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    • sagadmin
    • July 15 2021

    Sometimes called as a “total work of art” – the Art Deco architecture in Australia is one of the most recognizable architectural styles. The Art Deco style had a great impact on the Australian building scene during the period from 1918 up to the early ‘40s. Together with Georgian Revival and Spanish Mission styles, it inspired and influenced Australian architecture at the time. Clean and bold with geometric lines, the style moved away from organic shapes and silhouettes and was heavily inspired by contemporary archaeological discoveries in Egypt and Greece.

    Standalone buildings constructed in the second and third decade of the 20th century were not very common and are therefore heritage listed. During this era, individual homes usually came with an extensive plot of land. On the other side, multi-family apartment buildings and block were designed more commonly than the previous dwelling typology.

    In any case, some of the best examples of Australian Art Deco architecture can still be found around cities of Sydney, Melbourne and Adelaide. We take you through the ins and outs of this architectural style throughout the remainder of our article below.


    Symmetry and simplicity were the two main essences of the Art Deco style. Simple geometric shapes were combined with grandiose and expensive natural and artificial materials and fibres.

    Some of the most recognizable elements of the Art Deco style are brickwork, lavishly elaborated details on the chimney, cast iron elements and intricate balcony design. During the later phase of Art Deco architecture in Australia, nautical elements and curved forms became widely adopted. After the Great Depression in the USA, shapes were simplified and elements became less intricate. Architects favoured aerodynamic forms and designed them frequently.

    Facades were mainly made of red brick. Roughcast and weatherboard finishes were also widely spread in the exterior surfaces. Front fences were made of brick while gates were mainly made of wrought-iron. The popularity of verandas decreased over time and they were substituted with enclosed balconies. Chimneys and roofs often had intricate designs, which included spires, towers, geometric forms and shapes.

    Throughout the interior, details such as stained glass, ceiling moulds and elaborated cornices are typical for the Art Deco style. Wooden wall panels and glass bricks are typical elements of the style. Brass and other shiny metals were widely adopted throughout the interior, together with ebony, ivory and precious stones.


    The ANZAC War Memorial in Hyde Park, Sydney is probably the most recognizable landmark which was designed in the Art Deco spirit. Non the less, there is a great number of residential buildings all across Australia.

    Sydney suburb Potts Point is an area where some of the first apartment blocks were made back in the early 1920s. This eastern suburb also has the greatest concentration of preserved Art Deco style buildings in the whole of Australia. The Macleay Regis is a prime example of Australian residential architecture made under the influence of Art Deco principles.

    The Minerva Theatre in Potts Point (Sydney) and Hayden Orpheum Picture Palace in Cremorne are a few example of public venues made in the so called “streamline modern” Art Deco style, which was typical for the 1930s. The Grace Building and AWA Tower in Sydney are two more representatives of the style. The Manchester Unity Building and the former Russell Street Police Headquarters are great examples of Art Deco architecture in Melbourne.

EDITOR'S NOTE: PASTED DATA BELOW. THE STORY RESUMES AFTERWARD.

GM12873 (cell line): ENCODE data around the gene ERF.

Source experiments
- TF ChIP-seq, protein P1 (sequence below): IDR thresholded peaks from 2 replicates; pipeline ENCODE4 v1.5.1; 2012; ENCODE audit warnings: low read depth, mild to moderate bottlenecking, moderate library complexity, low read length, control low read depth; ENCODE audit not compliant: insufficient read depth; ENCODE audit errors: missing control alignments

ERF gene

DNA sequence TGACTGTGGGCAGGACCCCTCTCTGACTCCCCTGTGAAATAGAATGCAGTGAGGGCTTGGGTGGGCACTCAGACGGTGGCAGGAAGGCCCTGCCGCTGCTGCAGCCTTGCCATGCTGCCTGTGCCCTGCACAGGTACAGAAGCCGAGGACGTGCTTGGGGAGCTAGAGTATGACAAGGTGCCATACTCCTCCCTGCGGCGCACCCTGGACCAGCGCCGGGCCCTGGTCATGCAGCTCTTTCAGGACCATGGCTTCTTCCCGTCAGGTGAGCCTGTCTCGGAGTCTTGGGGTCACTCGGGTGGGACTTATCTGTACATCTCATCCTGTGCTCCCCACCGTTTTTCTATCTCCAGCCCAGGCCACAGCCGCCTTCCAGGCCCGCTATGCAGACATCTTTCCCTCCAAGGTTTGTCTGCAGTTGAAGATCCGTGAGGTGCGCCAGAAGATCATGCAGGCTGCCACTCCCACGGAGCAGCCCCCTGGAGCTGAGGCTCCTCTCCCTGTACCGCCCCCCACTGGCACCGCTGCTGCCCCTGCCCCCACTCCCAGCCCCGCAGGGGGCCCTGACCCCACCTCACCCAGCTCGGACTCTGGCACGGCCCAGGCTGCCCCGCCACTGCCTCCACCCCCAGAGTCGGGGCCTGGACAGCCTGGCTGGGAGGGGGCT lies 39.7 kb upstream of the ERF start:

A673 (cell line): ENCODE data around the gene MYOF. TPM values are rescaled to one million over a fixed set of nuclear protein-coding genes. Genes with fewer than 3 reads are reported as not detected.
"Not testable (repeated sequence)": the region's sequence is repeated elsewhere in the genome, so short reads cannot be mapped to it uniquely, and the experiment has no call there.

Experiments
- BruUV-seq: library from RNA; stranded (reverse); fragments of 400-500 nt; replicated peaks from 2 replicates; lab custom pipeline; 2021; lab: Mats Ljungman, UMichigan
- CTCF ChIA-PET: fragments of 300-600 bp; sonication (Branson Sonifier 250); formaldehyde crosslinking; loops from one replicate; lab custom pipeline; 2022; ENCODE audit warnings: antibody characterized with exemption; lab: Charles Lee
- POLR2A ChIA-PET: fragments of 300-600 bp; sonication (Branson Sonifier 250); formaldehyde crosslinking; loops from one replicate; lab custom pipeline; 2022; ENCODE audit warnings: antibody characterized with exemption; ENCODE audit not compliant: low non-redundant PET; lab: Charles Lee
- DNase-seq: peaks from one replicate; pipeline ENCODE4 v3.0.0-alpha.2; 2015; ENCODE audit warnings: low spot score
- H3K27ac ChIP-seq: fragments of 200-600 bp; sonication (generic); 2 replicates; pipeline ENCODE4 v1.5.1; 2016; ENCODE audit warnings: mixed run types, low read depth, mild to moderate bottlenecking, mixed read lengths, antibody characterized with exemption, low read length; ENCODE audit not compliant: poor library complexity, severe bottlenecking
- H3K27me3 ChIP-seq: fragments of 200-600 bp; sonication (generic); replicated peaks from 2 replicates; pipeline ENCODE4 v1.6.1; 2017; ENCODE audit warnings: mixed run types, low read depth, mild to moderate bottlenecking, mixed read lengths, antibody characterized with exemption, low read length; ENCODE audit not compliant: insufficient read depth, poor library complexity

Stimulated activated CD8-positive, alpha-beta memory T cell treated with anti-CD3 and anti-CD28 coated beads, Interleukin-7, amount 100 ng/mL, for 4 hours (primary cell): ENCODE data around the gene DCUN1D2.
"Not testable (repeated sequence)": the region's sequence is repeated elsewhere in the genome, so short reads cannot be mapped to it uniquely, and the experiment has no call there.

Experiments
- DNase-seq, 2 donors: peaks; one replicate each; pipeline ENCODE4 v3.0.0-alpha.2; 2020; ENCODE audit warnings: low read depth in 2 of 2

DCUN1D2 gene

From an investment point of view, Art Deco buildings are quite interesting, as there are not many of them. They are scattered around Sydney’s harbour and the Lower North Shore. In Melbourne, we can find them in the inner-city suburbs. All of these areas are close to densely populated districts and are well connected to other parts of cities.

    Purchasing such a property can have its pros and cons. Great location and good access to transportation hubs and commercial venues are definitely a great advantage of these buildings and apartment blocks. Of course, if you are an architectural fan, the style itself together with its construction details and elements are a certain pro.

    On the other hand, if you are not a fan of creaky floors, narrow corridors, and noise that can sometimes penetrate your inner space than maybe you will find that investing in an Art Deco property is not a good idea. Sometimes, these properties are in a need of a refreshment, renovation, and usually come with dated electrical and tubing installations. These properties do come as heritage listed, which can make the process of refurbishment a bit more tedious than when investing in a new build.


    If you decide to purchase an Art Deco property, continue reading as we have gathered some useful tips on how to properly and successfully renovate your real estate.

    Given that most of these buildings, especially stand-alone ones, have some sort of heritage protection; when it comes to renovation, we can only talk about refurbishment.

    Refurbishment may consist of bathroom and kitchen improvements. Replacement of old windows to improve acoustics and insolation performances. If you are looking to introduce the Art Deco aesthetics to your home, pay attention to the clean lines and geometrical shapes. To keep your interior contemporary and modern. Also, opt for a soft colour palette. These hues will make your space appear fresh and up-to-date. Glass, stones – both natural or artificial, brass, copper and other metallic finishes are a great way to incorporate elements of the style in your home.